American Express Follows Visa and MasterCard in Allowing a Surcharge on Credit Card Transactions

Ronald A. Clifford, Esq.

The U.S. District Court in Brooklyn, New York, made history last December by approving on a final basis, the largest anti-trust class action lawsuit ever filed.  That record breaking lawsuit was the culmination of several suits filed by a number of parties against Visa and MasterCard, which suits were eventually combined into a class action suit.  Among other things, the class action suit against Visa and MasterCard claimed an anti-trust violation of the two card companies, and several issuing banks, by their purported collective efforts to artificially set interchange fees.  When a merchant accepts a credit card as a form of payment for goods or services, that merchant is often charged a fee by the underlying credit card company, which fee is a percentage of the total amount charged.  This is called an interchange fee.  That interchange fee has historically been 1-3% of the transaction.

Besides a cash settlement to be paid by Visa and MasterCard of more than $7 billion, the settlement with Visa and MasterCard contains a rule change provision.  Most significant in those rule changes is the ability of merchants to do what was permitted prior to the rule changes; surcharge.  A surcharge is simply a fee charged by the merchant to its credit card paying customer to offset the interchange fee incurred by the merchant for accepting the credit card of the customer.  A surcharge shifts the expense of accepting a credit card, at least the interchange portion of the expense, to the customer.  As of January 2013, merchants, subject to certain rules, are allowed to apply a surcharge to credit card transactions involving Visa and MasterCard credit cards.  Questions still remained, however.  Most notably, how would American Express play into the Visa and MasterCard settlement given the fact that American Express was not a party to that settlement?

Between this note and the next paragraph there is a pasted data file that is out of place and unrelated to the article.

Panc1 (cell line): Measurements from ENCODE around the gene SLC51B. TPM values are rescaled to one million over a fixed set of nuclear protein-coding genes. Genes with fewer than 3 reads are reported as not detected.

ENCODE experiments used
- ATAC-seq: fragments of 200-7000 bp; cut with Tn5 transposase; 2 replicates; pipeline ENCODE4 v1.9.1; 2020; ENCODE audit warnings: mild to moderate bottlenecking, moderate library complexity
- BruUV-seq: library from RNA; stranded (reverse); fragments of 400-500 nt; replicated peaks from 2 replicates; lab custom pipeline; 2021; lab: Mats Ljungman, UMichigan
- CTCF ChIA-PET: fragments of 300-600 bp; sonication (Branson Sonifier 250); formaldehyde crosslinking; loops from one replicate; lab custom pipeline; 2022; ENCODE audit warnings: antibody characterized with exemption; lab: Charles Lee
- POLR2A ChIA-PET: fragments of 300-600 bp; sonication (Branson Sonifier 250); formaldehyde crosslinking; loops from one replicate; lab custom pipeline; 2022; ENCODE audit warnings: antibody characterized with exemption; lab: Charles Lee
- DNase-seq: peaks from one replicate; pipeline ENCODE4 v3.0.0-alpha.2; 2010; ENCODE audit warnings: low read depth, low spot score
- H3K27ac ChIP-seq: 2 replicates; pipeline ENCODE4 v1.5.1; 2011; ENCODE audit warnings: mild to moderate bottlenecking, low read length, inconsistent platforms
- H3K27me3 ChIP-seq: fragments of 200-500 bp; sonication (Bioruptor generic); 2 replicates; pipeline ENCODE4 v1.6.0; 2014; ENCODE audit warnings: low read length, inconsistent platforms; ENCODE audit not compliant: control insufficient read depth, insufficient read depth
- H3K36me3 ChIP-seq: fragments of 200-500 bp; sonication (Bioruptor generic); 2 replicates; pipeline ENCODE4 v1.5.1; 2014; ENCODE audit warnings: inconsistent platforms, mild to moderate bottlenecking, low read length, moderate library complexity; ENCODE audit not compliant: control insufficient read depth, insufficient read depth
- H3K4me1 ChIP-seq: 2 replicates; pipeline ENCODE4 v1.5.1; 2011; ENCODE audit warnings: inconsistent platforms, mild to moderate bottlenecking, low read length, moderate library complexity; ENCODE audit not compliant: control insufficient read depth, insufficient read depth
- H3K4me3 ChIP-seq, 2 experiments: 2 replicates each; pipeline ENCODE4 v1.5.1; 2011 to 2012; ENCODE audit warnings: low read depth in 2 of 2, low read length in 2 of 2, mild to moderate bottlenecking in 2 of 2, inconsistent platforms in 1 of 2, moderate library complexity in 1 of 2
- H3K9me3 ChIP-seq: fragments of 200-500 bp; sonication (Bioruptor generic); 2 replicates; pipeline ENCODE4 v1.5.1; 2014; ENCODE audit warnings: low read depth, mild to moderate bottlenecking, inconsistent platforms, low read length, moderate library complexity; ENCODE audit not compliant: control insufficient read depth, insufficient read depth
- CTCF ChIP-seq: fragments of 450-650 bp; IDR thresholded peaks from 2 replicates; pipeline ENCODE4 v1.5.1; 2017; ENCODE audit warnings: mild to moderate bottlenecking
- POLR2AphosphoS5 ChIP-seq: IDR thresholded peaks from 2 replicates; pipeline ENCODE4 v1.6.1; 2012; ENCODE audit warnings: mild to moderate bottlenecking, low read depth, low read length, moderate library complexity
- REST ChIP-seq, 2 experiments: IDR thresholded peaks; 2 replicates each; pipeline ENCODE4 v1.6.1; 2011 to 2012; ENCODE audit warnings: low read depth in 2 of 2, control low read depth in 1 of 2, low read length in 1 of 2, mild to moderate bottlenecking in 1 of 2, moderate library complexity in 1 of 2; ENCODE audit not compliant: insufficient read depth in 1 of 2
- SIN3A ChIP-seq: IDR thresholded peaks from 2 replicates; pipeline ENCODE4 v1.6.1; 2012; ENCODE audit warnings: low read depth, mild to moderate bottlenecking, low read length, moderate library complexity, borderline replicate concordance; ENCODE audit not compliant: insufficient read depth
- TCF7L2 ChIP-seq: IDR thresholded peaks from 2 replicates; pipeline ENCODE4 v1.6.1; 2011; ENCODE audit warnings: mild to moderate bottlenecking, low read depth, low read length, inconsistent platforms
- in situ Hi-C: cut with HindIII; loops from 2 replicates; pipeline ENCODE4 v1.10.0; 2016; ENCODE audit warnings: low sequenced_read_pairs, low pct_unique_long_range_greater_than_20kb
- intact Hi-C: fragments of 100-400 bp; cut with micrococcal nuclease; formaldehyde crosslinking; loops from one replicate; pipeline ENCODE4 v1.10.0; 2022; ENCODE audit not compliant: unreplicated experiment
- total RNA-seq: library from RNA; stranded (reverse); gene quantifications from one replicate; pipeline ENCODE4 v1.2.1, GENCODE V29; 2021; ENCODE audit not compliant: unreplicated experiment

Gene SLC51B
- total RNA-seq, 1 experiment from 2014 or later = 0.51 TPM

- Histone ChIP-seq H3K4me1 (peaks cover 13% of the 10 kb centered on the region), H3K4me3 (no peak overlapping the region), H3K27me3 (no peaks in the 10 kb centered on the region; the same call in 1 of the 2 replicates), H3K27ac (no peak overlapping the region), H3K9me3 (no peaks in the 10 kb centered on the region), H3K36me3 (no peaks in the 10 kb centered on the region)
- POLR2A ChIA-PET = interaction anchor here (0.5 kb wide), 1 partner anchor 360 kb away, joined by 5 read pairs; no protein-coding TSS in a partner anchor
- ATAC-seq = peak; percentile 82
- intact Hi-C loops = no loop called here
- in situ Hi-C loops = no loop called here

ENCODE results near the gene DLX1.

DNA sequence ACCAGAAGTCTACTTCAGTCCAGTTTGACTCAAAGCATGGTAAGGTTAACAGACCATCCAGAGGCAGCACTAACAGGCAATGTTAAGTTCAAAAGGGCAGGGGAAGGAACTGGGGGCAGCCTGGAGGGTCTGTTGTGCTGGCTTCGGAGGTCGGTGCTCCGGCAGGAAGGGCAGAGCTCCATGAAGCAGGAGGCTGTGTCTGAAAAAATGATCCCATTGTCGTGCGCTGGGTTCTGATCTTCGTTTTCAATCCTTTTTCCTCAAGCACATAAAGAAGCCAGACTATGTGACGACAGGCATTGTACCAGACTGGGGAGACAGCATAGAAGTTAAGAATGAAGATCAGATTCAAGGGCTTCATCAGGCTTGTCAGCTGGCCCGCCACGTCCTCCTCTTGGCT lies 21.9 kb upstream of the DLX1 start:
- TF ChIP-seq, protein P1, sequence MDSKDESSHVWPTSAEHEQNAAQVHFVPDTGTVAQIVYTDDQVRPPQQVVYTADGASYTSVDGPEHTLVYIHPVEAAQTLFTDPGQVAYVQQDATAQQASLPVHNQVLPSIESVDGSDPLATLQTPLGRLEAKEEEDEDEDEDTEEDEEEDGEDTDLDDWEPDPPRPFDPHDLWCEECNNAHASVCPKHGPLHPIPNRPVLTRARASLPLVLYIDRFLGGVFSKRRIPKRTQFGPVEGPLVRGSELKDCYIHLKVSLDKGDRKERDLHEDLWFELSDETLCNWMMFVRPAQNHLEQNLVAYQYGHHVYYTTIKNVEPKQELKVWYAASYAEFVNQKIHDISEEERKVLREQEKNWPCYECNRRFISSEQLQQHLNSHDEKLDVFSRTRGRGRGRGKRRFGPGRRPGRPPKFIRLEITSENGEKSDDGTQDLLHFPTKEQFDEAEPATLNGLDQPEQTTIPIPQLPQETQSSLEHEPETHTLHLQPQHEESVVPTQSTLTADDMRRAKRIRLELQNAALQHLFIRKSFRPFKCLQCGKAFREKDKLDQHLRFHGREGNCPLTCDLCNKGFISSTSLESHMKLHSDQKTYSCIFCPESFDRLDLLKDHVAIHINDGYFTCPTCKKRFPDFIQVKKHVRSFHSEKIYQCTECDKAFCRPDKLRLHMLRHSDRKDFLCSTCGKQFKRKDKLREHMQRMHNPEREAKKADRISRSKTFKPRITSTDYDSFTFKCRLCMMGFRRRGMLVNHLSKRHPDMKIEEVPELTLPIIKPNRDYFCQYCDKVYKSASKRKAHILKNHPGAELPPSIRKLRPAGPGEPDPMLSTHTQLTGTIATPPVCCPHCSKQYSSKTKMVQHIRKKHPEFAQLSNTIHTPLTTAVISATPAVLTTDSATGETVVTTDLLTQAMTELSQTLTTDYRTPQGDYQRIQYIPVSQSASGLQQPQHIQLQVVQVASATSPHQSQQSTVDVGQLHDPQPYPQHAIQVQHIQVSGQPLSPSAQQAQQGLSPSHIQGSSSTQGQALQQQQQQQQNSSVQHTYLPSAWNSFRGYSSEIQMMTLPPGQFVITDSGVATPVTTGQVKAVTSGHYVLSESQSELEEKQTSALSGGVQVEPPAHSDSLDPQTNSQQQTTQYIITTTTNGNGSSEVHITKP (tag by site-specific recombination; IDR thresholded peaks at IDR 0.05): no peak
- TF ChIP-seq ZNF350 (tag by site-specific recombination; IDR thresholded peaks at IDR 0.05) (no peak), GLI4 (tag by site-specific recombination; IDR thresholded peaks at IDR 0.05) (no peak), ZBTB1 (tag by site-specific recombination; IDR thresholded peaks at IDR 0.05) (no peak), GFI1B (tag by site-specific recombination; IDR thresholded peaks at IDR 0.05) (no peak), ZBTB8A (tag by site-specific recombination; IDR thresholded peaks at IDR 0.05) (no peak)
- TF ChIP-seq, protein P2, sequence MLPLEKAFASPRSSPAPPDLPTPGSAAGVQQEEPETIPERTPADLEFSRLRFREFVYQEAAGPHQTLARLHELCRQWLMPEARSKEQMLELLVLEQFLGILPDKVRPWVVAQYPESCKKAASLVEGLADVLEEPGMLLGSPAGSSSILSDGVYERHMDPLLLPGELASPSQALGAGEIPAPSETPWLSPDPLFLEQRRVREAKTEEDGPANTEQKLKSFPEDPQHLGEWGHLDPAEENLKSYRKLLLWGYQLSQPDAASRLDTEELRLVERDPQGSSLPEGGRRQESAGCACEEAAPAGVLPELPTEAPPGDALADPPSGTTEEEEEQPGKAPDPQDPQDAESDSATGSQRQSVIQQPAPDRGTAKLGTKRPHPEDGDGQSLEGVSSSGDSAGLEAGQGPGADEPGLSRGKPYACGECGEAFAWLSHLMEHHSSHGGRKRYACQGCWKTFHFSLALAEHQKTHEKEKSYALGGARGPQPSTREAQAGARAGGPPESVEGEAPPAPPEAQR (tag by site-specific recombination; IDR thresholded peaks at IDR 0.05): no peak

The question of American Express as to the surcharge ability under the Visa and MasterCard settlement was recently answered, in large part.  On February 6, 2014, American Express entered into a settlement agreement in a separate class of lawsuits that specifically addressed the ability of merchants to surcharge a customer using an American Express card to pay for goods or services.  On February 6, 2014, the District Court in Brooklyn, New York, preliminarily approved a settlement agreement between American Express and plaintiffs of a number of lawsuits that stem from as early as 2003, which plaintiffs claimed American Express, among other things, violated anti-trust laws.  Although the American Express settlement lacks some of the more newsworthy provisions, such as the multi-billion cash portion of the Visa and MasterCard settlement, it provided a framework for new surcharge rules regarding American Express credit cards that attempt to mirror the Visa and MasterCard surcharge rules.

The American Express settlement provides that the merchant will have the option to surcharge American Express credit card transactions.  The ability to surcharge American Express cards will need to be preceded by notice requirements to both American Express and customers of the merchant.  The surcharge is subject to caps and a calculation on fixing the surcharge, all aimed at offsetting the interchange fee, and not representing a profit for the merchant.  There is also a sunset provision on the American Express surcharge rule.  These provisions track the Visa and MasterCard rules on surcharging very closely.  As some have written, the American Express surcharge rules “unlock[] the value of the settlement with Visa and MasterCard.”  This is because the Visa and MasterCard surcharge rules could only be applied if the merchant that also accepted American Express cards could also surcharge American Express transactions in a fashion similar to the proposed Visa and MasterCard surcharges.

There are some unanswered questions, however.  The first is whether the American Express settlement with ultimately be finally approved.  The District Court will not hold a final approval hearing until September 2014.  Given the Visa and MasterCard approvals, it seems safe to bet on final approval.  Yet, final approval has not yet been had.  Second, when will the American Express rules on surcharging take place, and what will the exact language of the rules look like?  Visa and MasterCard enacted the rule changes almost a year before final approval, but American Express has not agreed to this.  Therefore, we may be seven months away from the rule changes of American Express being implemented.  These and other questions will remain until final approval, and then a publishing of the new rules and regulations of American Express.

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2 Responses to “American Express Follows Visa and MasterCard in Allowing a Surcharge on Credit Card Transactions”

  1. Gerry Gilbert says:

    Just got an email from American Express saying they had prevailed on appeal What is the effect on the ability to charge AMEX users?

  2. Lancey Baskett says:

    Hello,

    Please advise what the law is for surcharges for B2B transactions by state. Does it matter what state your company is in vs. where the customer is? Is there a hard cap % that can be surcharged?

    Thank you.

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